32.Nevertheless, the 1st Expert Witness admitted that this observation had not been captured in the Expert Report dated 6th June 2022.
33.The 1st Expert Witness informed the Court that during demarcation, the occupants within the Adjudication Section are requested to place natural boundaries.
34.Once this is done, an Aerial Photo is done and the Preliminary Index Diagram is prepared.
35.It is the Preliminary Index Map that facilitates the creation of the Registered Index Map.
36.In other words, the Registered Index Map should reflect how people occupy the ground during the demarcation process.
37.However, the ground occupation by the two properties namely L.r.no. Transmara/ololchani/124 And L.r.no. Transmara/ololchani/96 does not conform with the Registered Index Map used to issue the Title Deeds.
38.The 1st Expert witness further denied knowledge of whether the barbed wire fencing was done at the time this suit was being filed in this Court.
39.As regards to these two properties known as L.r.no. Transmara/ololchani/124 And L.r.no. Transmara/ololchani/96, the 1st Expert witness was of the view that the Registered Index Map should be amended to reflect the actual occupation of the ground.
40.The reasoning was that in properties which have general boundaries, the common practice is that registrars are trained to respect how the residents occupy the ground.
41.Similarly, the Registered Index Map is also not an authoritative guideline on how the boundaries should be observed and this is clearly indicated in every Registered Index Map.
42.In other words, the 1st Expert witness was of the view that the Registered Index Map is not the only and/or conclusive document to be relied upon in establishing boundaries.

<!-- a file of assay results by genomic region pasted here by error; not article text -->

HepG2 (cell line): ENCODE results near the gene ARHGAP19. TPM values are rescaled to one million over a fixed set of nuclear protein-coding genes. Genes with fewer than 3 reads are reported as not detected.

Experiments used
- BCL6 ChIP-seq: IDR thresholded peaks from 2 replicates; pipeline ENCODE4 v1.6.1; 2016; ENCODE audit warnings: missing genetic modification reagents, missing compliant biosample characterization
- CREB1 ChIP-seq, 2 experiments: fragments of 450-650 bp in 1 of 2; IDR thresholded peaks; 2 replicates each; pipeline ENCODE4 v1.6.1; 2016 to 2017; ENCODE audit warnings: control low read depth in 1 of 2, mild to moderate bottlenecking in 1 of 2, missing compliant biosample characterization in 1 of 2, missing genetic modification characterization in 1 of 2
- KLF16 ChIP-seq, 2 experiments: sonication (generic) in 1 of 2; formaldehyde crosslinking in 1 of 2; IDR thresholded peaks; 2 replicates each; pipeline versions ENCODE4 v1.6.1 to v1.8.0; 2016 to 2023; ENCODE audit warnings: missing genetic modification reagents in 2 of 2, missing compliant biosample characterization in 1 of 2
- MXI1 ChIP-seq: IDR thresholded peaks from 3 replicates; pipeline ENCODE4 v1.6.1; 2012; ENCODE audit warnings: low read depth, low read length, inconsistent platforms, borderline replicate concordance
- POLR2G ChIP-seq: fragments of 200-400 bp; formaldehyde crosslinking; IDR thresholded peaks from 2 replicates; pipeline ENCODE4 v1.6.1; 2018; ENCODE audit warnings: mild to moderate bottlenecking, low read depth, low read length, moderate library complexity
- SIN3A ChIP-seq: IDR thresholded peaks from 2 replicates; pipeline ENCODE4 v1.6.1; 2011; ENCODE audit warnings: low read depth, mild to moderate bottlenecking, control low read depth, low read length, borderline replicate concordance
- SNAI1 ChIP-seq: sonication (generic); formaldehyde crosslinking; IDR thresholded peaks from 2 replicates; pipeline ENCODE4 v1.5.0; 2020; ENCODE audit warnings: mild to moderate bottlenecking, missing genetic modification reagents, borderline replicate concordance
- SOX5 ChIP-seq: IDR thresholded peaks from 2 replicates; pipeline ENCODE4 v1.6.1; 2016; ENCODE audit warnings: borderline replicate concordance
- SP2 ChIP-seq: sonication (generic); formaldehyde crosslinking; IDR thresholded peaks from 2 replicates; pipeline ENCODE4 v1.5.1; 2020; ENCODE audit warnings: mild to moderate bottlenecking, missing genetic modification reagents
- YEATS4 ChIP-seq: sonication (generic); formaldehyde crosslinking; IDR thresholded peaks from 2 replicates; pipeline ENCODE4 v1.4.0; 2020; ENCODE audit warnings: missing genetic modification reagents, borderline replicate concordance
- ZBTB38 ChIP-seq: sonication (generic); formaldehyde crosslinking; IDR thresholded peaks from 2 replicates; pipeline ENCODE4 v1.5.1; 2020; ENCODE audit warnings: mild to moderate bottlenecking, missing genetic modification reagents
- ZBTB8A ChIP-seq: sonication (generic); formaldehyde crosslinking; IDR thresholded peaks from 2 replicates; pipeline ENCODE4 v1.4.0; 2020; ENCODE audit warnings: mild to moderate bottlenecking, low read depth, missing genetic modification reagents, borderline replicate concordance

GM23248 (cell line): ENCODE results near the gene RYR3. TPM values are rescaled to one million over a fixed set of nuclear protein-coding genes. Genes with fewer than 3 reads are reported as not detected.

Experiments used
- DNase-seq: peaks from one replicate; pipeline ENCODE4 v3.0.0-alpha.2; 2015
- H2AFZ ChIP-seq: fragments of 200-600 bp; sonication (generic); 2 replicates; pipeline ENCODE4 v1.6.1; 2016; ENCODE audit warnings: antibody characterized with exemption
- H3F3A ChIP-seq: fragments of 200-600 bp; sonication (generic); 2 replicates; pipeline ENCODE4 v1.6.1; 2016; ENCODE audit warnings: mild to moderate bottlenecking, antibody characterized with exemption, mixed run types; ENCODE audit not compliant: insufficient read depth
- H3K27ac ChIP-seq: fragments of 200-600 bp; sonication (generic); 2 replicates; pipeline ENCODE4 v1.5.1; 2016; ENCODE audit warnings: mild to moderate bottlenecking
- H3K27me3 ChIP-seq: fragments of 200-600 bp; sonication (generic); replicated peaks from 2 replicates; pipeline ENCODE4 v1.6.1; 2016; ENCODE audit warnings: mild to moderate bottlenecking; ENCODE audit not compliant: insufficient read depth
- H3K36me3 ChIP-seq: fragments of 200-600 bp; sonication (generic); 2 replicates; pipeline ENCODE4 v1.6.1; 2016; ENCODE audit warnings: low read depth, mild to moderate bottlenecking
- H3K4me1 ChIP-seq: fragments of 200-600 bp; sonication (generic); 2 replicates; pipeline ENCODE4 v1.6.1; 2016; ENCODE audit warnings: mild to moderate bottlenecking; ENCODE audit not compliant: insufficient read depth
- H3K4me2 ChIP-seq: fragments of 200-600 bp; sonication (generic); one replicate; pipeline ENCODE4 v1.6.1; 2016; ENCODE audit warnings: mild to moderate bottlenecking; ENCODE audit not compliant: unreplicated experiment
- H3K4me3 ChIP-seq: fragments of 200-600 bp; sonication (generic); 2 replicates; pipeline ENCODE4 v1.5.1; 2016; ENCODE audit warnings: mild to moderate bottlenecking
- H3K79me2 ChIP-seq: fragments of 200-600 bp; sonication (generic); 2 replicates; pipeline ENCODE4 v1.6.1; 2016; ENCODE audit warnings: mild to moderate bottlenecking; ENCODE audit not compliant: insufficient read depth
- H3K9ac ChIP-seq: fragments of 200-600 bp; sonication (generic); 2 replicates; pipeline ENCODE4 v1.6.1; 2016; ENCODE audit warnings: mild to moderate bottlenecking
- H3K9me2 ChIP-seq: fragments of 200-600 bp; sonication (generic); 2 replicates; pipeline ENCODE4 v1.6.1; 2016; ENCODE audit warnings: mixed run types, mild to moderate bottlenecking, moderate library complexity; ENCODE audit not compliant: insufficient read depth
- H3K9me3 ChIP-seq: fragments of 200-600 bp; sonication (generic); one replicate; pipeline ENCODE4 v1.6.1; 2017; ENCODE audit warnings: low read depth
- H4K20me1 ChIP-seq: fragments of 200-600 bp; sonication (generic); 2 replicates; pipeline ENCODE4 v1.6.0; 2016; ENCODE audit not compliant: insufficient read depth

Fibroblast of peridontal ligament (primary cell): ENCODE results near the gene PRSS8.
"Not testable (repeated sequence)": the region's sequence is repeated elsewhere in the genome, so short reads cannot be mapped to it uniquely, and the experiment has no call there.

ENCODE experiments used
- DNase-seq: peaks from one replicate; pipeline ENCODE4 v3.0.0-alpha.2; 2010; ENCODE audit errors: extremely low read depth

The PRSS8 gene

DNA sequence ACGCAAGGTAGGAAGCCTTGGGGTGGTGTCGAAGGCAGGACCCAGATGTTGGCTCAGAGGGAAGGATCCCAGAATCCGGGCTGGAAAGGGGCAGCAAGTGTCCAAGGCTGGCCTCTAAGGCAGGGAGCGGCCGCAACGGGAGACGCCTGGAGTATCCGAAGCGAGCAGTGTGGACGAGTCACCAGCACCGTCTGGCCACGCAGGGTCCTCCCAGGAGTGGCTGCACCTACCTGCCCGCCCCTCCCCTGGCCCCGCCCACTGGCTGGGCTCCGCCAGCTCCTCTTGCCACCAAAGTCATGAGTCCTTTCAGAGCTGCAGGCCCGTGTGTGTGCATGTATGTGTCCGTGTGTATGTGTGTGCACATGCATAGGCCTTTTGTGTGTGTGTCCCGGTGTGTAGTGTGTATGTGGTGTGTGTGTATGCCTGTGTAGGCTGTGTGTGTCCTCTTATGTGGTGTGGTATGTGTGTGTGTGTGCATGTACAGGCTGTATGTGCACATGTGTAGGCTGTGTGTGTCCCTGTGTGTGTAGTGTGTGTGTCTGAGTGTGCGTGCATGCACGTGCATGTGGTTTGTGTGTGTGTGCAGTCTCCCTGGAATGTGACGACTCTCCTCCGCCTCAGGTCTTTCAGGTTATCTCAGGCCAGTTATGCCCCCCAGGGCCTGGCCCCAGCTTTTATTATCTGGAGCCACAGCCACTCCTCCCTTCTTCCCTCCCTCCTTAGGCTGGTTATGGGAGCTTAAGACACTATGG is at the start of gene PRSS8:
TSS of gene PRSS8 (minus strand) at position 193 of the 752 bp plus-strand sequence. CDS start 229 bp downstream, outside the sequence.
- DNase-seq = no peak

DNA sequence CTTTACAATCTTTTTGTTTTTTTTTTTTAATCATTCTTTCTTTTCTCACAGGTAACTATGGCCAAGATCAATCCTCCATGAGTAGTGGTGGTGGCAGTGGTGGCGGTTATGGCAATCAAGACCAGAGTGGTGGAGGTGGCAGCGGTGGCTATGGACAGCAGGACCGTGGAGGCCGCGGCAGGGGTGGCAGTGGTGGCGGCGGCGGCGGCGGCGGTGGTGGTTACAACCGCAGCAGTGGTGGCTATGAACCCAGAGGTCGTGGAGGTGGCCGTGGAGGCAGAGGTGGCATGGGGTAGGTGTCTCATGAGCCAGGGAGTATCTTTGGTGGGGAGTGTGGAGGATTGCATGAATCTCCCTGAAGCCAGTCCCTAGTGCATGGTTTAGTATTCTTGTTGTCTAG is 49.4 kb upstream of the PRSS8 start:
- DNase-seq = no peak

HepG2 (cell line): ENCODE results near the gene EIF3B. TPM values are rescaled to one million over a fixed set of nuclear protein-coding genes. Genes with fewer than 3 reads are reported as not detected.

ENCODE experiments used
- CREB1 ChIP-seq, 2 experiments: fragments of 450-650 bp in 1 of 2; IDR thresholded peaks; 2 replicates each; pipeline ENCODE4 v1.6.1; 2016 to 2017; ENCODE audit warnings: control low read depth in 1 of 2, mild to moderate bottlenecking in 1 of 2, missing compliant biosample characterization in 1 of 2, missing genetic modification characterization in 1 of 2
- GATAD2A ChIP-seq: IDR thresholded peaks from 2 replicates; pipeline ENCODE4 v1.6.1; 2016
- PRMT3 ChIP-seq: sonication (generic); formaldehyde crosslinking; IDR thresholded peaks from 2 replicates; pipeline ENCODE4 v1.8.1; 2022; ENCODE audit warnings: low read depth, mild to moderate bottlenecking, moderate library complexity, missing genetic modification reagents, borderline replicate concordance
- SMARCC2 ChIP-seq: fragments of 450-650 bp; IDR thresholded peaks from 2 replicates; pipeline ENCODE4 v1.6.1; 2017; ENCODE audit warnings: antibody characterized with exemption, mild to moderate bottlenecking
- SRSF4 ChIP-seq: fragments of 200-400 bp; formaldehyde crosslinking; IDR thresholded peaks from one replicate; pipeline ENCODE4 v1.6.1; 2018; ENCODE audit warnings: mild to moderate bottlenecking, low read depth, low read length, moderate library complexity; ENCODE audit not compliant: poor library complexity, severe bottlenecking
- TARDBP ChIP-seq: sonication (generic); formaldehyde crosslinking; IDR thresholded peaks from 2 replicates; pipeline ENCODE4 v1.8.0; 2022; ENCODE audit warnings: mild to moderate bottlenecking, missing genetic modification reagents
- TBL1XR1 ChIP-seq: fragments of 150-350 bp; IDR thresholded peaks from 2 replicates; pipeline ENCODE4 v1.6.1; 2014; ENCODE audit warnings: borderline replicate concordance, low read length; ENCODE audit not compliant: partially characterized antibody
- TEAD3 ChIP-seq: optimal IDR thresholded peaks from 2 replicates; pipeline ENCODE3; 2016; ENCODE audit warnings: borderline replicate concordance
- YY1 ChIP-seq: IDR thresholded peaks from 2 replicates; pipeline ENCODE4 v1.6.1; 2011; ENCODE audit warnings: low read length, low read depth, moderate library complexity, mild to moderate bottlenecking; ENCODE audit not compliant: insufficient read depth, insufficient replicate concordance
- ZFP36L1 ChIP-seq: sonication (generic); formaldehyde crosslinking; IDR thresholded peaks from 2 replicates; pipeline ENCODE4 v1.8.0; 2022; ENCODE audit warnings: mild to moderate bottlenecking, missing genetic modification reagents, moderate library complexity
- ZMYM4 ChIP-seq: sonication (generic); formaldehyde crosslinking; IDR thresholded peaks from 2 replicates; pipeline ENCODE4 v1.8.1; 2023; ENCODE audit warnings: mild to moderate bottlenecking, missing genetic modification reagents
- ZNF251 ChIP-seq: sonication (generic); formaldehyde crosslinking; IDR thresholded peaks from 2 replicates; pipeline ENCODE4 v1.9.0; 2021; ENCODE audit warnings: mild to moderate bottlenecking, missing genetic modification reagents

43.On the part of the Defence, their Counsel also cross-examined the 1st Expert witness in support of their case.
44.The 1st Expert witness reiterated that the property known as L.r.no. Transmara/ololchani/124 measures about 61.42 Hectares which is provided in the Green Card and/or Register.
45.However, physically on the ground, the same occupies only 34.01 Hectares.
46.On the other hand, the property known as L.r.no. Transmara/ololchani/96 measures approximately 42.47 Hectares according to the Green Card and/or Register.
47.Nevertheless, on the physical ground, the same occupies about 64.52 Hectares.
48.The 1st Expert Witness then referred to the Sketch Map attached to the Ground Report dated 6th June 2022 and identified the disputed area as that marked in Red.
49.The 1st Expert witness clarified that the place which is identified as the boundary with physical features is actually the boundary demarcated with sisal plants.
50.The 1st Expert witness further indicated that the boundary of the neighbouring property known as L.r.no. Transmara/ololchani/94 was not demarcated by any physical features but just maize and beans which had been planted therein.
51.The 1st Expert Witness reiterated that the Registered Index Map was not an authority on how the boundary is on the ground and this position is usually indicated on every Registered Index Map.
52.According to the 1st Expert Witness, the 1st thing any Registrar is required to establish are the demarcation and/or boundary features.
53.In the event there is no demarcation and/or boundary features, then the Registered Index Map would be used and see how it aligns with the occupation on the ground.
54.On the Ground, the 1st Expert witness informed the Court that the property known as L.r.no. Transmara/ololchani/96 was bigger on the ground if you used the physical features found.
55.The 2nd Expert witness was BOEN S. KIRWA who is a licensed Surveyor working in the Office of the Sub-County Survey Office, Transmara West, East and South.
56.The 2nd Expert witness informed the Court that he was present during the ground visits of 10th May 2022 and 16th May 2022 regarding the properties known as L.r.no.transmara/ololchani/124 And L.r.no. Transmara/ololchani/96.